Utica Mut. Ins. Co. v. Ripon Cooperative

Annotate this Case

50 Wis. 2d 431 (1971)

184 N.W.2d 65

UTICA MUTUAL INSURANCE COMPANY, Respondent, v. RIPON COOPERATIVE and another, Appellants. KALLIN and wife, Respondents, v. RIPON COOPERATIVE and another, Appellants.

Nos. 16, 17.

Supreme Court of Wisconsin.

Argued February 1, 1971.

Decided March 5, 1971.

*435 For the appellants there was a brief and oral argument by Joseph D. Donohue of Fond du Lac.

For the respondents there was a brief by Thomas E. Hughes of Oshkosh, and by Hayes & Ritchay of Ripon, and oral argument by Mr. Hughes and Mr. William F. Hayes.


Two issues are raised on this appeal:

(1) Did the trial court err in giving the res ipsa loquitur instruction; and

(2) Does the evidence support the apportionment of negligence?

The res ipsa loquitur instruction.

The res ipsa loquitur instruction given by the trial court reads as follows:

"... In addition thereto if you find that the defendant or its employees had exclusive control of the bulk feed truck involved in the fire, and if you further find that the fire claimed is of a type or kind that ordinarily would not have occurred had the defendant, or its employees, exercised ordinary care, then you may infer from the accident itself and the surrounding circumstances that there was negligence on the part of the defendant, or employees, unless the defendant has offered you an explanation of the fire which is satisfactory to you."

The appellants contend that the trial court erred in giving the res ipsa loquitur instruction. In this jurisdiction the following conditions must be present before *436 the doctrine of res ipsa loquitur is applicable: (1) The event in question must be of the kind which does not ordinarily occur in the absence of negligence; (2) the agency or instrumentality causing the harm must have been within the exclusive control of the defendant. Turk v. H. C. Prange Co. (1963), 18 Wis. 2d 547, 553, 119 N.W.2d 365; Welch v. Neisius (1967), 35 Wis. 2d 682, 686, 151 N.W.2d 735. When these two conditions are present, they give rise to a permissible inference of negligence which the jury is free to accept or reject. Knief v. Sargent (1968), 40 Wis. 2d 4, 6, 161 N.W.2d 232.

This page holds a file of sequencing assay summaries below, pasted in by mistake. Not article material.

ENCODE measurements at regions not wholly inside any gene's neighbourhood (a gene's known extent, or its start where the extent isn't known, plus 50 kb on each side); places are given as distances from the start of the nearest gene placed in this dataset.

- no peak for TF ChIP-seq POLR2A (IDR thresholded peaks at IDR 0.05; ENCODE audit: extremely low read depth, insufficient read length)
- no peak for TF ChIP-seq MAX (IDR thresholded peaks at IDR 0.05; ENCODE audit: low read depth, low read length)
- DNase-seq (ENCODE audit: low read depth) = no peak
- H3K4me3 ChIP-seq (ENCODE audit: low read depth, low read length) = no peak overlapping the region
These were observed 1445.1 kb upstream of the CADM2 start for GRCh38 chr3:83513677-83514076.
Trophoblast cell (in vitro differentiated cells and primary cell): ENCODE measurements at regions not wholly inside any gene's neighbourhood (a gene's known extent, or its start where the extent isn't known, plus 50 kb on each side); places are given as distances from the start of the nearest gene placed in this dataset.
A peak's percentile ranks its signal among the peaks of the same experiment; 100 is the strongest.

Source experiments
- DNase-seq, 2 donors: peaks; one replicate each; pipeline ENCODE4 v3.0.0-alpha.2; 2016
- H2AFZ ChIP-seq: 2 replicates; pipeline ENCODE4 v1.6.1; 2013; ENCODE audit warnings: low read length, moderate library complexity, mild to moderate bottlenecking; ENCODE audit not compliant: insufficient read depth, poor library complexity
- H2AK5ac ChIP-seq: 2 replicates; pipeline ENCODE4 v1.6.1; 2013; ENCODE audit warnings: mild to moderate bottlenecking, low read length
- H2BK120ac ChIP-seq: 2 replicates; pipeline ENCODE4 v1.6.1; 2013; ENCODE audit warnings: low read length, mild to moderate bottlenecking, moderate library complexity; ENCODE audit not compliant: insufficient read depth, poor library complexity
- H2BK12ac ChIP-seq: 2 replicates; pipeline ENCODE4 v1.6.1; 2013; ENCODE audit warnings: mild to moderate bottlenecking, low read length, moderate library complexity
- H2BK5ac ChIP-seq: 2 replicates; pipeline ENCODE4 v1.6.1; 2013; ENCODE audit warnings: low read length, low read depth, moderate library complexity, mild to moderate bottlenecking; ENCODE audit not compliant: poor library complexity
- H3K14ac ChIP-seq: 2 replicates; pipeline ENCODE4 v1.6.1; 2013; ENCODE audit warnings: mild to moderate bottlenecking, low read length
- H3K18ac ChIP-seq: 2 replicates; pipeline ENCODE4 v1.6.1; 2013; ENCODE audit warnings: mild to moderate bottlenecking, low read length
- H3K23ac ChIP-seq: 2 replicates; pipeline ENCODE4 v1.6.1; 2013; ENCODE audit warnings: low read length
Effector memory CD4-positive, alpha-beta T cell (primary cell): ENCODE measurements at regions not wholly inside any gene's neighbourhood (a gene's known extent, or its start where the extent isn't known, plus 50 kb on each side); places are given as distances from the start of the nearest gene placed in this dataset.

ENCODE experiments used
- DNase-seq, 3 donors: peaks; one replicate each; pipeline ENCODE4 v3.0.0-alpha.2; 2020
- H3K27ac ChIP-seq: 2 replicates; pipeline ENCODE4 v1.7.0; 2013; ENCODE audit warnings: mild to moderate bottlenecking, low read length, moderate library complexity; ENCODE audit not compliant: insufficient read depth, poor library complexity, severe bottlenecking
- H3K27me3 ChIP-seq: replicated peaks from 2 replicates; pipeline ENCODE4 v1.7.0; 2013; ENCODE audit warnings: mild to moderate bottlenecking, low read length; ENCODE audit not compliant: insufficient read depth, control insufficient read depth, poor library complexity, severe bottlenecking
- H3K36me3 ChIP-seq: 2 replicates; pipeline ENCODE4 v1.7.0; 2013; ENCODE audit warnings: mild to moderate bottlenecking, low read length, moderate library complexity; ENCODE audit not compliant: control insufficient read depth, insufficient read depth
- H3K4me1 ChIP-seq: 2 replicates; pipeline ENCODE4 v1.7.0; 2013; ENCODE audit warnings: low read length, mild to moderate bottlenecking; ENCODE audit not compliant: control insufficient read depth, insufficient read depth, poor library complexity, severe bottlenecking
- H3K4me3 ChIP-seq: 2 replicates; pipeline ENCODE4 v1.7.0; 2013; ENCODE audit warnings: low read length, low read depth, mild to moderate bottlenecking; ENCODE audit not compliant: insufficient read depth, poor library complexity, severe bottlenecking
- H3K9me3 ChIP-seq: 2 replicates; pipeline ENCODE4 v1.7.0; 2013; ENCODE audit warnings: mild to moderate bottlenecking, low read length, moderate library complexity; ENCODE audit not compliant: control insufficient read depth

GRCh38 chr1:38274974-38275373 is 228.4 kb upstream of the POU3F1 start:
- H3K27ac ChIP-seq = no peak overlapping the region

In some cases it is clear from the nature of the event that the jurors, as laymen, are qualified on the basis of common human experience to decide whether the event is the kind which does not occur unless someone has been negligent. In Welch v. Neisius, supra, this court observed at page 687:

"In light of common experience, the court can fairly say that fertilizer bags such as those described in the evidence do not ordinarily fall from the stationary trailers in the absence of negligence on the part of someone. We conclude the first element of the doctrine of res ipsa loquitur appears satisfactorily from the evidence."

Also in this category are the medical malpractice cases where a sponge or other foreign object is discovered in the plaintiff's abdomen after surgery.

Often the event or instrumentality involved may be so complex or involve such sophisticated knowledge that the jurors are unable to determine on their own whether the result is one which does not ordinarily occur unless someone has been negligent. In such a case, the plaintiff may still obtain the benefit of res ipsa loquitur if he can produce competent expert testimony which serves in the place of the jurors' common knowledge and gives them a rational basis for concluding that the event does not *437 ordinarily occur unless someone has been negligent. Fehrman v. Smirl (1963), 20 Wis. 2d 1, 121 N.W.2d 255, 122 N. W. 2d 439; Shurpit v. Brah (1966), 30 Wis. 2d 388, 141 N.W.2d 266; Knief v. Sargent, supra; Burnside v. Evangelical Deaconess Hospital (1970), 46 Wis. 2d 519, 175 N.W.2d 230.